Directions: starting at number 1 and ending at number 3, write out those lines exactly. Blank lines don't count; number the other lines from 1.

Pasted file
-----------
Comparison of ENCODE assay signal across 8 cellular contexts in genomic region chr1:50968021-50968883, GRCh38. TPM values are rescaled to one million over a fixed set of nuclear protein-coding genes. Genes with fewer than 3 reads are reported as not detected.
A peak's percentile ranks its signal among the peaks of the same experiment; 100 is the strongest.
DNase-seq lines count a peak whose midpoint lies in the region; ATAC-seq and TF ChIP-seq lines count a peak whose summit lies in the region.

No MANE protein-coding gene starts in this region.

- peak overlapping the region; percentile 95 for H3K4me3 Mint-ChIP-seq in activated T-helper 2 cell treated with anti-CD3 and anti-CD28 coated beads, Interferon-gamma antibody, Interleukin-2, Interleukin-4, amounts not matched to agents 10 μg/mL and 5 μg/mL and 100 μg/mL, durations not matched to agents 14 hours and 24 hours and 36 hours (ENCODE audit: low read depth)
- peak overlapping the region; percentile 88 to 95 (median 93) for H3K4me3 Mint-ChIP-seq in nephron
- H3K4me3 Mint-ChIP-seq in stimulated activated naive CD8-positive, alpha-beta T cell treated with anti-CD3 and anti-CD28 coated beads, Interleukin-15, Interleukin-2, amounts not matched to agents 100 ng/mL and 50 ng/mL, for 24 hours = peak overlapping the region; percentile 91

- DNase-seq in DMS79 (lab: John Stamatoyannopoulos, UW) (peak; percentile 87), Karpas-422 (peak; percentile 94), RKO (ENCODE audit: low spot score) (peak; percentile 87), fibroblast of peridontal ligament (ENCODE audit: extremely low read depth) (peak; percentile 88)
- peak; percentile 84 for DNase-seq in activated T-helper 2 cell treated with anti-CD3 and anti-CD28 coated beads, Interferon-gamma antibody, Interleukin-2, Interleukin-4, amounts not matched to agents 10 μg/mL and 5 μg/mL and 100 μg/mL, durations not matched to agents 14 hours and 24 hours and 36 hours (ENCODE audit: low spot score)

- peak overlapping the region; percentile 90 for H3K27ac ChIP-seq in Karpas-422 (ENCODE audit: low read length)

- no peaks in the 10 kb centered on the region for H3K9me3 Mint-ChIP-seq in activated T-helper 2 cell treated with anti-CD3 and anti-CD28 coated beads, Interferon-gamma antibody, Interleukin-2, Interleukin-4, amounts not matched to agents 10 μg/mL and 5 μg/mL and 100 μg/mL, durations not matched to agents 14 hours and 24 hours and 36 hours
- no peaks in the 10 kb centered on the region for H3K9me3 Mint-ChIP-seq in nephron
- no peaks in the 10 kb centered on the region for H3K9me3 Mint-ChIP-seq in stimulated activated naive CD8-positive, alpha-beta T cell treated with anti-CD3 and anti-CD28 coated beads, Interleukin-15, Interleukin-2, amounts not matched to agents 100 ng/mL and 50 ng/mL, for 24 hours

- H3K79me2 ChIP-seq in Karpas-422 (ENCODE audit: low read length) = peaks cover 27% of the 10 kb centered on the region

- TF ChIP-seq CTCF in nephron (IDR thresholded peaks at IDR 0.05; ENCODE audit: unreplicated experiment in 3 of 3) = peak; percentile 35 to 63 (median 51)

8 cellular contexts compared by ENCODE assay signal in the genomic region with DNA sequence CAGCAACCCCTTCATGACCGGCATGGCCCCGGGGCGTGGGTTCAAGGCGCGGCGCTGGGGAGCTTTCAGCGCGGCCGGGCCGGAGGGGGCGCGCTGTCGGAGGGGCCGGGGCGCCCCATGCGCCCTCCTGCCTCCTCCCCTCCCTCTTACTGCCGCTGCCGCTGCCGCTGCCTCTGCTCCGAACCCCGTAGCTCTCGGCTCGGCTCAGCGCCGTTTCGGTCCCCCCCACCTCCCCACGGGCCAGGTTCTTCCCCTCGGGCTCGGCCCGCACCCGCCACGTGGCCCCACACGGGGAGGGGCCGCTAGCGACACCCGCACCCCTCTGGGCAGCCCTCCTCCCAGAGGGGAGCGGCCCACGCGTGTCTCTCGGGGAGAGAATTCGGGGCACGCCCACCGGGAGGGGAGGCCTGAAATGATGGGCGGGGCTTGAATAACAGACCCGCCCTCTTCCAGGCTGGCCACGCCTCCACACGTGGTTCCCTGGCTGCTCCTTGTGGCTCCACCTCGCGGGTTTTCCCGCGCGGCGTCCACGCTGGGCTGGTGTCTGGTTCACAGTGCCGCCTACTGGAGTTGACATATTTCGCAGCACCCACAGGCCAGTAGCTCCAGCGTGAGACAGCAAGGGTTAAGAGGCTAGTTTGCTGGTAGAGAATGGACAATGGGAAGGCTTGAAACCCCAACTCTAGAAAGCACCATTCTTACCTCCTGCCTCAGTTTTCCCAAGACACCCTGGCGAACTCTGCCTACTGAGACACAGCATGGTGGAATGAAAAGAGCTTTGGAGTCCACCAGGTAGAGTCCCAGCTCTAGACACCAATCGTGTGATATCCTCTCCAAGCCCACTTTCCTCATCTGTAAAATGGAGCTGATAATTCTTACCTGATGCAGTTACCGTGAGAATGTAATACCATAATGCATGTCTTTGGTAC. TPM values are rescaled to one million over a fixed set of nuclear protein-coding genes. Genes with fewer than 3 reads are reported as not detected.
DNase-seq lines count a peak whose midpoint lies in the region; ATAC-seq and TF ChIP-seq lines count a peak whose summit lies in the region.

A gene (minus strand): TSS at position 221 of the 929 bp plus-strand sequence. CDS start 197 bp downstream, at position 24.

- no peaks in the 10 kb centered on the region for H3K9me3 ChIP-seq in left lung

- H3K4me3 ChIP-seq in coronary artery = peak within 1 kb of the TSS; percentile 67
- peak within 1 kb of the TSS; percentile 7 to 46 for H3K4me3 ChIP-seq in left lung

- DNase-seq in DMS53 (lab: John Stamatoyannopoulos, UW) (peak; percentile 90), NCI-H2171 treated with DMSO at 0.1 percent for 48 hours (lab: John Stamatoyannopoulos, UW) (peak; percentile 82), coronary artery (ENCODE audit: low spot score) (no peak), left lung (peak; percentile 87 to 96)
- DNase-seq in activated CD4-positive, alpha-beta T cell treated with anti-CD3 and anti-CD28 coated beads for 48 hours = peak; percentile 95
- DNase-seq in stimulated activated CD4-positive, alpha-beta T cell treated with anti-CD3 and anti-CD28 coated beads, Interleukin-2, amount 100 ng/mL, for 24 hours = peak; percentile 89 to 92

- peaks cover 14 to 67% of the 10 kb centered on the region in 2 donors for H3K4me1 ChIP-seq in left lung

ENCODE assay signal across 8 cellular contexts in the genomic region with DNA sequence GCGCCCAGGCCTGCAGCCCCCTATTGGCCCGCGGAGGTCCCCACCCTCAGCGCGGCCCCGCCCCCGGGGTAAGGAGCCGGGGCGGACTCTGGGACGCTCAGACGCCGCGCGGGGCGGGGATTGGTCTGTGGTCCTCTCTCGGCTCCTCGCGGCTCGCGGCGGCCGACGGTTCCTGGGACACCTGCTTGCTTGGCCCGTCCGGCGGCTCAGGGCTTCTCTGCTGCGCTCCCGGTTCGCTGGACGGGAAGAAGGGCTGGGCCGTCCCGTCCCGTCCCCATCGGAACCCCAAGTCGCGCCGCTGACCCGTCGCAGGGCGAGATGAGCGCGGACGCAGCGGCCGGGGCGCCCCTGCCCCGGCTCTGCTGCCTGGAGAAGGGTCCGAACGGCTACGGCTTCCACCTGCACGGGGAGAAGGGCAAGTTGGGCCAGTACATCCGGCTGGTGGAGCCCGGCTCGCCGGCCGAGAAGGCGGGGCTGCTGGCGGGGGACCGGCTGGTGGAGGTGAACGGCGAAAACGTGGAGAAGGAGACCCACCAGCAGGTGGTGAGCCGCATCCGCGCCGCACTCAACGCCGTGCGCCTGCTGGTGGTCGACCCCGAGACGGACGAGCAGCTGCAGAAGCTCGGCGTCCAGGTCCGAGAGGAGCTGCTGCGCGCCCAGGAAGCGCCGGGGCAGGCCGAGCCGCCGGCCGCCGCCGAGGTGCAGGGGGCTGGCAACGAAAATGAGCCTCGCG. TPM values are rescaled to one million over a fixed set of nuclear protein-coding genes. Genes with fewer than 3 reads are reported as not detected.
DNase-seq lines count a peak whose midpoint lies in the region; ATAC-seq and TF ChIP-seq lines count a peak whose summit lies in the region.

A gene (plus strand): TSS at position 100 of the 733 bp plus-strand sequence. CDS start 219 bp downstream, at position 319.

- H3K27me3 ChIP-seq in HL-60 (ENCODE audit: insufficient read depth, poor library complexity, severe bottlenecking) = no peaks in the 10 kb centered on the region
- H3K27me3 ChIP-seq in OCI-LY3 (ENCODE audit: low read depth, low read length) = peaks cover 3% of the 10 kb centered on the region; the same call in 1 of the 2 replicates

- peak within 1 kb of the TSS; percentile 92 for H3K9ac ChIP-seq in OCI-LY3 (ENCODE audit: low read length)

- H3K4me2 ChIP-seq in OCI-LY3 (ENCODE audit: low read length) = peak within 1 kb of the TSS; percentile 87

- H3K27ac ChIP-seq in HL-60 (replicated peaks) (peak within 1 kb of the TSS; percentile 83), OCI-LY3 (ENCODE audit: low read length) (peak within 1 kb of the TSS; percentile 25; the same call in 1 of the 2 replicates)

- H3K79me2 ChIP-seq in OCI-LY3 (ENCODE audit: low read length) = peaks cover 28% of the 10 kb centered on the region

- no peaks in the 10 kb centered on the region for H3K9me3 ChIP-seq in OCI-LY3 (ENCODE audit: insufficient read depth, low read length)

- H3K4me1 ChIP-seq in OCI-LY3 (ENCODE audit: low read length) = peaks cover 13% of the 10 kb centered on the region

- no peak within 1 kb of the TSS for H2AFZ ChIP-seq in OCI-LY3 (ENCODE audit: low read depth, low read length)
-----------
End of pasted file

Comparison of ENCODE assay signal across 8 cellular contexts in genomic region chr1:50968021-50968883, GRCh38. TPM values are rescaled to one million over a fixed set of nuclear protein-coding genes. Genes with fewer than 3 reads are reported as not detected.
A peak's percentile ranks its signal among the peaks of the same experiment; 100 is the strongest.
DNase-seq lines count a peak whose midpoint lies in the region; ATAC-seq and TF ChIP-seq lines count a peak whose summit lies in the region.